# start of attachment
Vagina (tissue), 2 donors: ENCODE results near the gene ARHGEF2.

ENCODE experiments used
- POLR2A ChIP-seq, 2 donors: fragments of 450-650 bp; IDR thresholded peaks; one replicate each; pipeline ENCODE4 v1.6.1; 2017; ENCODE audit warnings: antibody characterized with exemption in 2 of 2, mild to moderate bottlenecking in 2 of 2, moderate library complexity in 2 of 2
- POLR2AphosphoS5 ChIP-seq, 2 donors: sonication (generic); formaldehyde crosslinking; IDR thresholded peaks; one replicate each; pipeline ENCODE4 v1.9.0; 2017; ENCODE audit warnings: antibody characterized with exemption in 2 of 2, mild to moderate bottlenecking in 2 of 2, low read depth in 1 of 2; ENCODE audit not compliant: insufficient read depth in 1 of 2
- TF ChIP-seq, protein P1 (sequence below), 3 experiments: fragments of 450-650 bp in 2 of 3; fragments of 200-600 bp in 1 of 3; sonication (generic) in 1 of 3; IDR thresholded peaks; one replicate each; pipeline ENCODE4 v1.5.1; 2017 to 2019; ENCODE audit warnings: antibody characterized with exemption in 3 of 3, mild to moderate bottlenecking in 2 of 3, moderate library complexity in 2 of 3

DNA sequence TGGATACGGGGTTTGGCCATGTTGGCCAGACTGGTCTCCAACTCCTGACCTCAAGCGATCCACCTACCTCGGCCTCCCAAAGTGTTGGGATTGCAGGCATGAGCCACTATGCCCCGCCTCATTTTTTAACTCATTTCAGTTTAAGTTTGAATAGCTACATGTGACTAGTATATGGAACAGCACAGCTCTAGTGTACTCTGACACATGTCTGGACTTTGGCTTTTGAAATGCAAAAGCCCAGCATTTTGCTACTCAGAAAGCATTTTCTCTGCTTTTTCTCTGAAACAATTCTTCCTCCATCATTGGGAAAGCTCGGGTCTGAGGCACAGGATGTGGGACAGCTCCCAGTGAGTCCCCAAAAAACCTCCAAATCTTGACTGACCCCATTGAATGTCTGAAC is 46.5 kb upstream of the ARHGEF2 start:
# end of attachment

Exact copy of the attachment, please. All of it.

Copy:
Vagina (tissue), 2 donors: ENCODE results near the gene ARHGEF2.

ENCODE experiments used
- POLR2A ChIP-seq, 2 donors: fragments of 450-650 bp; IDR thresholded peaks; one replicate each; pipeline ENCODE4 v1.6.1; 2017; ENCODE audit warnings: antibody characterized with exemption in 2 of 2, mild to moderate bottlenecking in 2 of 2, moderate library complexity in 2 of 2
- POLR2AphosphoS5 ChIP-seq, 2 donors: sonication (generic); formaldehyde crosslinking; IDR thresholded peaks; one replicate each; pipeline ENCODE4 v1.9.0; 2017; ENCODE audit warnings: antibody characterized with exemption in 2 of 2, mild to moderate bottlenecking in 2 of 2, low read depth in 1 of 2; ENCODE audit not compliant: insufficient read depth in 1 of 2
- TF ChIP-seq, protein P1 (sequence below), 3 experiments: fragments of 450-650 bp in 2 of 3; fragments of 200-600 bp in 1 of 3; sonication (generic) in 1 of 3; IDR thresholded peaks; one replicate each; pipeline ENCODE4 v1.5.1; 2017 to 2019; ENCODE audit warnings: antibody characterized with exemption in 3 of 3, mild to moderate bottlenecking in 2 of 3, moderate library complexity in 2 of 3

DNA sequence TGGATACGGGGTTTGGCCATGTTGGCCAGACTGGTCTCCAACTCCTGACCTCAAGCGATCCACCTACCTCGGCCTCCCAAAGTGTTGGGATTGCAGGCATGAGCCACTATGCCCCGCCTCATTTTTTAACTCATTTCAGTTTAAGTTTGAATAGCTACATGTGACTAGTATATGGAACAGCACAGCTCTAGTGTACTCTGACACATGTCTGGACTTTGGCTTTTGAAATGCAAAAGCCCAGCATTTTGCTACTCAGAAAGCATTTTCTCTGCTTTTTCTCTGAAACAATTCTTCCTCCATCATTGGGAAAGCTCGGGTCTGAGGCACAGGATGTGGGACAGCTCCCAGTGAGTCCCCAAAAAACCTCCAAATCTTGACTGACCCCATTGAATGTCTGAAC is 46.5 kb upstream of the ARHGEF2 start: